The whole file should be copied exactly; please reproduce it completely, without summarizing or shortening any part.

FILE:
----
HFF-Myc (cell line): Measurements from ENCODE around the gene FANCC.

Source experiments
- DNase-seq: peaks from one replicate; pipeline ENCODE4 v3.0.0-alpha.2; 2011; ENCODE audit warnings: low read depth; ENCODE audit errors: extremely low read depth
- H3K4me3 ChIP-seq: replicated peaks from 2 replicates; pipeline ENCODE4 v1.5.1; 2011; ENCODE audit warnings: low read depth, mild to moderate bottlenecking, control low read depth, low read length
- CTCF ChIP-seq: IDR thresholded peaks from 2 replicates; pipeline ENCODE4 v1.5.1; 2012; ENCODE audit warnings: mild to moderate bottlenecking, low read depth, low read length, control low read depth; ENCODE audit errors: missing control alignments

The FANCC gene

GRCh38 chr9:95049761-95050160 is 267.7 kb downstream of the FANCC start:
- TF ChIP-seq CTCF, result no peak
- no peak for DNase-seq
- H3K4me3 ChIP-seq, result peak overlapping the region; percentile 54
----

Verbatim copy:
HFF-Myc (cell line): Measurements from ENCODE around the gene FANCC.

Source experiments
- DNase-seq: peaks from one replicate; pipeline ENCODE4 v3.0.0-alpha.2; 2011; ENCODE audit warnings: low read depth; ENCODE audit errors: extremely low read depth
- H3K4me3 ChIP-seq: replicated peaks from 2 replicates; pipeline ENCODE4 v1.5.1; 2011; ENCODE audit warnings: low read depth, mild to moderate bottlenecking, control low read depth, low read length
- CTCF ChIP-seq: IDR thresholded peaks from 2 replicates; pipeline ENCODE4 v1.5.1; 2012; ENCODE audit warnings: mild to moderate bottlenecking, low read depth, low read length, control low read depth; ENCODE audit errors: missing control alignments

The FANCC gene

GRCh38 chr9:95049761-95050160 is 267.7 kb downstream of the FANCC start:
- TF ChIP-seq CTCF, result no peak
- no peak for DNase-seq
- H3K4me3 ChIP-seq, result peak overlapping the region; percentile 54